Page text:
# Getting odd numbers from the array

To get the odd numbers from the array i got this code but didn't understand one syntax. Code is as below

``````#!/usr/bin/perl

use strict;
use warnings;

# initialize an array
my @array = qw(3 4 5 6 7 8 9);

my @subArray = ();
foreach (@array) {
push @subArray, \$_ if \$_ & 1;
}
print "@subArray\n";
# displays: 3 5 7 9
``````

What is "if \$_ & 1" This is working. But i didn't get the syntax "if \$_ & 1".

Similarly grep can be used like "my @subArray = grep \$_ & 1, @array; "

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@Sean: Thanks for the reply. But it is still unclear to me. I went to the link but didn't get. It would be appreciable if you explain it –  Nitesh Aug 11 at 17:49
Make sure to accept an answer if one worked for you. –  hwnd Aug 13 at 20:21

The logic:
If you do an AND operation between an odd number and 1 (in binary, of course), the result obtained will always be 1.

How it works:
The above code looks for an odd number by performing a bitwise AND operation between the array element and the number 1. If the operation results in "true", it is inserted into the final array (@subArray). The \$_ here is referring to the individual element of the original array which is accessed during iteration.

Here's how the bitwise AND operation works.

1. Suppose you want to determine if 3 is an odd number (binary for 3 -> 0011).
2. As per this code, you are performing a bitwise AND with 1, the binary for which, is 0001.
3. the AND operation takes place between 0011 and 0001, and since it is bitwise, each bit is AND'ed with the corresponding bit of the other.
4. Here's how it happens,
Binary for 3 : 0 0 1 1
Binary for 1 : 0 0 0 1
Result of AND : 0 0 0 1
5. As you can see, the final result is 1, which is also the lowest order bit (first bit starting from right). Hence the expression `if \$_ & 1;` results in "true" and the number is inserted into the `subArray`, via the `push` operation.
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The structure of that line is:

``````<statement> if <condition>
``````

where `<statement>` is `push @subArray, \$_` and `<condition>` is `\$_ & 1`.

The expression `\$_ & 1` is 1 or 0 according to whether the lowest-order bit of `\$_` is set or not. If it is 1 (which is a `true` value in Perl), then `push @subArray, \$_` is executed; otherwise it is 0 (a `false` value in Perl) and the statement is skipped.

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"the lowest-order bit of \$_" --> what is lowest order bit –  Nitesh Aug 11 at 17:50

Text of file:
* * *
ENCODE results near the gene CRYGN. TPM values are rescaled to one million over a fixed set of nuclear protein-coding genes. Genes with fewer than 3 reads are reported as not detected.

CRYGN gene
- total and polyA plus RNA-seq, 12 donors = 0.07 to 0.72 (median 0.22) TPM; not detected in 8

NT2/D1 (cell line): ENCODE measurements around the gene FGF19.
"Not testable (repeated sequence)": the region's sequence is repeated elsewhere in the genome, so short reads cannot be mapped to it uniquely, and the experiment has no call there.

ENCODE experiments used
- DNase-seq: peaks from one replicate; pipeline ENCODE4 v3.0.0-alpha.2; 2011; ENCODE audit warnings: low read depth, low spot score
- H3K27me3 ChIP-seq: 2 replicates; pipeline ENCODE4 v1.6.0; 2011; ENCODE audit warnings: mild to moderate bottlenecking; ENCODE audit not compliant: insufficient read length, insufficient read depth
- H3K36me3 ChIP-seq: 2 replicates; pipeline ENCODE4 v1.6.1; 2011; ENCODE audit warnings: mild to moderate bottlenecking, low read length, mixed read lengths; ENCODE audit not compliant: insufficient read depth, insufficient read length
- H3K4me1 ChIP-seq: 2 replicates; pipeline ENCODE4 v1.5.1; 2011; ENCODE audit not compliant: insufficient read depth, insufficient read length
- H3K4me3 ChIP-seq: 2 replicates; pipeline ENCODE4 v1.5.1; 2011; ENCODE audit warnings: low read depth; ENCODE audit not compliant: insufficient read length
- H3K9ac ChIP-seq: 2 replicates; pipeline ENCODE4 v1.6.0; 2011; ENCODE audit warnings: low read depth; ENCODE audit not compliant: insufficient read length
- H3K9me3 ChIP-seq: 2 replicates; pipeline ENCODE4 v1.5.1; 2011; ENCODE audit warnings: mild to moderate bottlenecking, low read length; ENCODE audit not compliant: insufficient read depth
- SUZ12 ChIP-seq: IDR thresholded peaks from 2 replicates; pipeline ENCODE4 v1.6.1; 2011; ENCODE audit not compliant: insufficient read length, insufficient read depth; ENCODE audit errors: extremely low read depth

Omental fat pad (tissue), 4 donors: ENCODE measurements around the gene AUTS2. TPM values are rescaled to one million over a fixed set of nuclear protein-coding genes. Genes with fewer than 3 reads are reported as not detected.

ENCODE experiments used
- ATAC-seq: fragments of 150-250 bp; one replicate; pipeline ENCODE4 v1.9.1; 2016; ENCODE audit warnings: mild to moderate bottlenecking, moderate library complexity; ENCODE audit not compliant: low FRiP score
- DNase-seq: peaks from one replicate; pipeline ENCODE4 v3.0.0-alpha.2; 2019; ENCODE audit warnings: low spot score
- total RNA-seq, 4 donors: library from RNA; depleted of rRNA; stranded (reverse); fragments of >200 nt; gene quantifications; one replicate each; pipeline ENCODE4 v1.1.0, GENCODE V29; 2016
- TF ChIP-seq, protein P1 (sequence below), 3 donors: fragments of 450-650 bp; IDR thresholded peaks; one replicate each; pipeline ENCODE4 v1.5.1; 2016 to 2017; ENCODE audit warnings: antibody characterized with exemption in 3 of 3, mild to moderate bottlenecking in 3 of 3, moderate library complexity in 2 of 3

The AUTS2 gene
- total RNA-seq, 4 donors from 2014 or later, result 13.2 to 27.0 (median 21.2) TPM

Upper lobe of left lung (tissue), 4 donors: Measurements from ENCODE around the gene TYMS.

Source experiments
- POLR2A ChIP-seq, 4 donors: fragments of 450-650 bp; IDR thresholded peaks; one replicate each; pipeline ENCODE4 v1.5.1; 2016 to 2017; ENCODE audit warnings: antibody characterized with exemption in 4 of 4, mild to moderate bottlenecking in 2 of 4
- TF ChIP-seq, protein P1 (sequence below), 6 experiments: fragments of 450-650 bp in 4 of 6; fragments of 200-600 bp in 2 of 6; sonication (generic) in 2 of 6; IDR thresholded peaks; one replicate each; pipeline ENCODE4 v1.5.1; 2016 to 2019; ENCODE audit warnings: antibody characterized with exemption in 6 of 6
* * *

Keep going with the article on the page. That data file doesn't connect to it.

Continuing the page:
How it is working to find odd numbers from the array . Rest all syntax including "push" is clear –  Nitesh Aug 11 at 17:51
@Nitesh - That would be the bit corresponding to 2^0 in the binary expansion of `\$_`. That bit being set is equivalent to `\$_` having an odd value. This is a nearly-universal test for whether a value is even or odd. –  Ted Hopp Aug 11 at 17:51
Got it. Thanks :) –  Nitesh Aug 11 at 17:53

What is `\$_ & 1`?

This expression segregates the low-bit, and only the numbers with low-bit set (odd numbers)

• `\$_` is the default variable, in this case each array element
• `&` is binary AND operator/bitwise string operator (returns its operands together bit by bit)
• `1` is just one

• See `perldoc perlop` (Multiplicative Operators) and bit-hacks for further explanation.

Alternatively, you can parse your even/odd using the modulo operator `%`.

Using a `for` loop.

``````my @odd;
for (@array) {
push @odd, \$_ if \$_ % 2;
}
``````

Using `map`

``````my @odd = map { \$_ % 2 ? \$_ : () } @array;
``````

Or even an `array slice` using `grep`..

``````my @odd = @array[grep { ! (\$_ % 2) } 0 .. \$#array];
``````
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The meaning of `\$_ & 1` has already explained above, but in this case, I believe it would be more maintainable if you write like:

`my @oddArray = grep { \$_ % 2 != 0 } @array;`

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Why `!= 0`? I don't get it. –  Hynek -Pichi- Vychodil Aug 12 at 5:42
@Hynek-Pichi-Vychodil I know it's a kind of redundant, but I just want to indicate explicitly that we only collect odd numbers with `grep` in this example, although without the `!= 0` it still does the same thing. –  Alec Aug 12 at 6:35
Truth and Falsehood says that The number 0, the strings '0' and "" , the empty list () , and undef are all false in a boolean context. All other values are true. `\$_ % 2` evaluates only into 0 or 1 so adding `!= 0` is just waste in many ways including reader's brain capacity. –  Hynek -Pichi- Vychodil Aug 12 at 7:19

Why not simply?

``````my @subArray = grep {\$_ & 1} @array;
``````

And why you initialize array using `qw(3 4 5 6 7 8 9)` when you need numbers?

``````my @array = (3, 4, 5, 6, 7, 8, 9);
``````

is much better. You are just wasting CPU time and memory and more importantly misleading reader of your code. Which points me out to more obvious code.

``````my @subArray = grep {\$_ % 2} @array;
``````

The performance difference will be negligible and it is far more obvious what is going on.

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